Boiling Point is set in Jones & Sons, a restaurant on the busiest days of the year. The head chef and his team have to come together to finish the service. But that won’t be easy as staff shortages, health inspectors and insufferable customers threaten to break everyone in the restaurant. Boiling Point is a British Drama film directed by Philip Barantini with a screenplay is written by Philip Barantini and James Cummings. The movie stars Stephen Graham, Vinette Robinson, Alice Feetham, and Jason Flemyng in key roles.
The plot and the script of Boiling Point hinge on one powerful emotion: stress. From the opening minutes, the characters are on edge and struggling. There is a slow but nail-biting build-up that carries throughout much of the movie. As the service plays out there is a selection of events that serve as potential fuses that are about to be lit. Many of the story arcs, particularly those that involve our main character Andy Jones and the inner workings of the restaurant. The key thing to note is that not all of those elements will result in something disastrous happening, but any of them can.
As the resolve of the chefs and the other staff collapses the tension rises. The pressure builds in the pit of the stomach as the potential for disaster increases. The ending hits too quickly, however, shorting out instead of coming to a close. Given production difficulties, it is difficult to know if this was a necessary approach. The emotion of this finale is effective.
Something that is important to note is that nothing that occurs inside this single service is believable. Nothing seems beyond the realms of possibility, especially for viewers that have worked within restaurants in the service industry themselves. The lack of communication between staff, mismanagement, and burning out are all key features of this story.
The characters and the performances are simply sensational. Graham is simply sensational as an actor. Very soft in how he speaks and never overacting, there is an enormous amount of emotion and layers in how he plays Andy. There’s a nervousness to him, always bowing down to those above him. Both writers brilliantly avoid simply making a pastiche of Gordon Ramsay, instead of developing a head chef that is simply struggling under pressure.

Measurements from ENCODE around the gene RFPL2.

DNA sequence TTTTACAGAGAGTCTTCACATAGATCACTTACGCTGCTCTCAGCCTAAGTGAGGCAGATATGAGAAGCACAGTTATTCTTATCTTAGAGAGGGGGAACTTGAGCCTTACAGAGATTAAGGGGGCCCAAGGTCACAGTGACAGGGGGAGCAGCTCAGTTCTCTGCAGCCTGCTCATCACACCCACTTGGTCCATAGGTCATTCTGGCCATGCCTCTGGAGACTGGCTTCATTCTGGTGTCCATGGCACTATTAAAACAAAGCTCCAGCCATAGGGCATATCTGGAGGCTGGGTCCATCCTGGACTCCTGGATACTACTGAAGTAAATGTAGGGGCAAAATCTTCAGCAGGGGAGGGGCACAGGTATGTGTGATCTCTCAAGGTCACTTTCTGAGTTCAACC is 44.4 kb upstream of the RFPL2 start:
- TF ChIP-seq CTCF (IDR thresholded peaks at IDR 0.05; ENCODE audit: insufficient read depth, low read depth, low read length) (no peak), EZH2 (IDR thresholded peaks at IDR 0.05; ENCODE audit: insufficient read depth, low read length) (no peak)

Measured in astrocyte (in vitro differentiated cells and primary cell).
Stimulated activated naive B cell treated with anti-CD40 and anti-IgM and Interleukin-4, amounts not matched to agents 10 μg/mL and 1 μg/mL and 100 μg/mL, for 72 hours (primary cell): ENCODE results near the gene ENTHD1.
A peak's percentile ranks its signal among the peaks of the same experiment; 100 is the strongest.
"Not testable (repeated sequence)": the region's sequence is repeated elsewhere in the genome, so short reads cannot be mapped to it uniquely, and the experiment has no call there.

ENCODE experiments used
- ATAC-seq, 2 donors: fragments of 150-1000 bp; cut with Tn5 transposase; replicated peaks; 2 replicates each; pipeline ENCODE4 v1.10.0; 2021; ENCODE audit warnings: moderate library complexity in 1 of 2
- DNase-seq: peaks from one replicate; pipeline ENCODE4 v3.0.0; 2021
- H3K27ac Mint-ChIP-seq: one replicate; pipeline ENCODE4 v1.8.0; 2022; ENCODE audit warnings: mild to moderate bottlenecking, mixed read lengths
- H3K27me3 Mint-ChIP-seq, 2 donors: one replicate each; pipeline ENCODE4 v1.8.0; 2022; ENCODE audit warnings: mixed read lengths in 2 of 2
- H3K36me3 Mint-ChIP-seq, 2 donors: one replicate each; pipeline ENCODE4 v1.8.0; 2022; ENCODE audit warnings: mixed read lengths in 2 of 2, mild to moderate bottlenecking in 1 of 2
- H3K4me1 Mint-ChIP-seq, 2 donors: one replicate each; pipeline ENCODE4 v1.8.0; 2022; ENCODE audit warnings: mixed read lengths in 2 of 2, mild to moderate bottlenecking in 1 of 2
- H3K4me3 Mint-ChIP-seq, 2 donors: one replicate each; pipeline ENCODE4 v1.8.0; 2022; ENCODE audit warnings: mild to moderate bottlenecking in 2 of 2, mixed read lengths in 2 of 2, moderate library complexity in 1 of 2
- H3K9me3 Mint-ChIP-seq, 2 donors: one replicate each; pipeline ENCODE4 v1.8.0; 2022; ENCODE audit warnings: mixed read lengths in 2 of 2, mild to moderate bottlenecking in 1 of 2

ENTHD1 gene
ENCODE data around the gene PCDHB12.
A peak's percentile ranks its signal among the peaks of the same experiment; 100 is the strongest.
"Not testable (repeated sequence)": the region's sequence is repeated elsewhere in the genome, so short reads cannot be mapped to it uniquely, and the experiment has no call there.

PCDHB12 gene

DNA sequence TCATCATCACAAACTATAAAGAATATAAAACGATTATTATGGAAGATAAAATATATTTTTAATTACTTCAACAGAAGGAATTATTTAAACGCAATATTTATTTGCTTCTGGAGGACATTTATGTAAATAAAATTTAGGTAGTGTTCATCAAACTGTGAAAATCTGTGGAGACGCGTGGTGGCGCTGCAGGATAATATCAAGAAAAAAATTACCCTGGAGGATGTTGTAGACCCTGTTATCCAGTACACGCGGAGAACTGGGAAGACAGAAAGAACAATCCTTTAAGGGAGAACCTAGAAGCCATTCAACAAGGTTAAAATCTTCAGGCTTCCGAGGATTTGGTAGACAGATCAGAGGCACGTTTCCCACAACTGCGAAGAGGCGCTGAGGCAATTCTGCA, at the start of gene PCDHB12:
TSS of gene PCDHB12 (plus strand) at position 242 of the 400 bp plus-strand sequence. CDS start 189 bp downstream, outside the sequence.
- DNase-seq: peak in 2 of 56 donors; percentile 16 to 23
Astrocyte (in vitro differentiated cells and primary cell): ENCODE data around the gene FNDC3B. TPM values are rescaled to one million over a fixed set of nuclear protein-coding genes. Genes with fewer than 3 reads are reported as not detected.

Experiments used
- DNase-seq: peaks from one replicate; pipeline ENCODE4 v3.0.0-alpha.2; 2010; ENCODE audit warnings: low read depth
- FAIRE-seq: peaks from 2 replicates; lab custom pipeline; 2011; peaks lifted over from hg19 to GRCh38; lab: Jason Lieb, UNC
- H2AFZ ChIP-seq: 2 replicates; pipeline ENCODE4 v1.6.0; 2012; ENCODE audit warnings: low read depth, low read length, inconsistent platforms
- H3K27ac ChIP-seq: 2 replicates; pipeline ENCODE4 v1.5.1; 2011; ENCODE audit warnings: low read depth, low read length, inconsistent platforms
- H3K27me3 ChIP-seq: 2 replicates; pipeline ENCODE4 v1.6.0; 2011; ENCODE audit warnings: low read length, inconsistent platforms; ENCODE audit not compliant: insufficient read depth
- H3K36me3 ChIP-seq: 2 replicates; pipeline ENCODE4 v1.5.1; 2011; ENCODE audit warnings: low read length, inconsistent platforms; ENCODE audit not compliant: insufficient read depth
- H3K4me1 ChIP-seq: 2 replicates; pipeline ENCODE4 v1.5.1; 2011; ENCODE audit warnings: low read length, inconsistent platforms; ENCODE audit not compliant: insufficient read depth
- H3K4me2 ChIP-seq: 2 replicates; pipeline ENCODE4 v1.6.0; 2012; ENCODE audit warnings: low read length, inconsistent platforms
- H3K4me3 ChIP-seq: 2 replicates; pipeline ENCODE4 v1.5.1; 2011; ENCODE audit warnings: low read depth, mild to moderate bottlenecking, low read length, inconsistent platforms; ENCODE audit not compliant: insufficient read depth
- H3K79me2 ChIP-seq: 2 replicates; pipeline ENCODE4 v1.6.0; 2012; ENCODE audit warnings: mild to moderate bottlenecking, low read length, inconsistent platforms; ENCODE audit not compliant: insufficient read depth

As his partner in the kitchen, Robinson is a real powerhouse. She is the true leader in the kitchen, taking the reins whilst Andy walks around the restaurant. She is strong, having to baby and take control over every other worker in the kitchen. Feetham is that figure that every kitchen staff member despises, but like all the characters the audience is made to feel sorry for her. Flemyng does a brilliant impression of a celebrity chef whilst just keeping it away from being labeled as a parody.
Many characters have a small moment that provides them with a lot of depth, even if it’s just a little line. Comments about why they are late or heartbreaking revelations or even long asides that end up being very important to the plot. When we follow them small affectations reveal more than a whole conversation. Every person is a perfect example of a human, not a character.
The dialogue is fantastic. A huge factor in building the tension, the conversations are very natural and real. Characters talk over each other in arguments, fighting for their voice. Some are louder than others and when the volume goes up so does the heart rate.
The element of Boiling Point that will truly draw eyes to it is how it was filmed. This film is a one-shot, following the whole service without cutting once. The camera movement is fluid, following characters as they walk around the restaurant. This is where some of the great, personal moments come from as the camera goes with a figure as they seek a brief moment of alone time. The camera takes its time too. When a character reveals a troubling secret, we linger with them as the full range of reactions unfolds. The one-shot factor gives the movie a stageplay quality and demonstrates the sheer talent that the actors contain. And due to filming just as a pandemic hit, their production had to be done quickly. Thus, the shoot took only two days and four takes. The small setting is perfect at heightening the feeling of claustrophobia.
Boiling Point is intoxicating stress. This one-shot features both hugely impressive direction and a wonderfully dramatic script. The cast consists of underrated or unknown TV and theatre performers, led by one of the best in the business. This isn’t a film that is sold purely by just one actor, as every single person brings a performance that adds to the almost unbearable pressure. Those that have worked in that environment will find it rewarding to have their experiences so realistically portrayed. But they will also find it painful. The dysfunctional family that is built on combined trauma and self-destruction, all within a cramped space, is recreated to a picture-perfect extent.
Boiling Point is in theatres now and available to rent on VoD.
- Rating - 9/109/10
Boiling Point is intoxicating stress. This one-shot features both hugely impressive direction and a wonderfully dramatic script. The cast consists of underrated or unknown TV and theatre performers, led by one of the best in the business.
Screenwriter with a love of comics and movies. Once referred to Wuthering Heights as “the one with the Rabbits.”